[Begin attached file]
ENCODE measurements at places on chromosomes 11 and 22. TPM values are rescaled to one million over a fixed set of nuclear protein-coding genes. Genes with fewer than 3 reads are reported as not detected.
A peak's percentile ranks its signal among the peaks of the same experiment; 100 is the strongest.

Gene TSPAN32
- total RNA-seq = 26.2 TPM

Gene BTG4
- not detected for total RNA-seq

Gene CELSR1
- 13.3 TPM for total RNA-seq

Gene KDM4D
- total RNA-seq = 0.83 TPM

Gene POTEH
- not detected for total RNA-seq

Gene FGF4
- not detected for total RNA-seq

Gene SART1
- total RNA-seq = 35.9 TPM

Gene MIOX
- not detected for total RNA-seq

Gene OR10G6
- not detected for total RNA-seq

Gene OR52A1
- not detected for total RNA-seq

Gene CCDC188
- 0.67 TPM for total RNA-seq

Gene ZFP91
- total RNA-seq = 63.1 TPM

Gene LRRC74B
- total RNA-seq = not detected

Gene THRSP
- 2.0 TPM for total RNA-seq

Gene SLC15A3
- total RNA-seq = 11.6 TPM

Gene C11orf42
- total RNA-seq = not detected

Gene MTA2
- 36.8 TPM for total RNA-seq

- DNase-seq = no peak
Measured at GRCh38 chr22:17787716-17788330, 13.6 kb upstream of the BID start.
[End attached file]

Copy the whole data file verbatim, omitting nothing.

ENCODE measurements at places on chromosomes 11 and 22. TPM values are rescaled to one million over a fixed set of nuclear protein-coding genes. Genes with fewer than 3 reads are reported as not detected.
A peak's percentile ranks its signal among the peaks of the same experiment; 100 is the strongest.

Gene TSPAN32
- total RNA-seq = 26.2 TPM

Gene BTG4
- not detected for total RNA-seq

Gene CELSR1
- 13.3 TPM for total RNA-seq

Gene KDM4D
- total RNA-seq = 0.83 TPM

Gene POTEH
- not detected for total RNA-seq

Gene FGF4
- not detected for total RNA-seq

Gene SART1
- total RNA-seq = 35.9 TPM

Gene MIOX
- not detected for total RNA-seq

Gene OR10G6
- not detected for total RNA-seq

Gene OR52A1
- not detected for total RNA-seq

Gene CCDC188
- 0.67 TPM for total RNA-seq

Gene ZFP91
- total RNA-seq = 63.1 TPM

Gene LRRC74B
- total RNA-seq = not detected

Gene THRSP
- 2.0 TPM for total RNA-seq

Gene SLC15A3
- total RNA-seq = 11.6 TPM

Gene C11orf42
- total RNA-seq = not detected

Gene MTA2
- 36.8 TPM for total RNA-seq

- DNase-seq = no peak
Measured at GRCh38 chr22:17787716-17788330, 13.6 kb upstream of the BID start.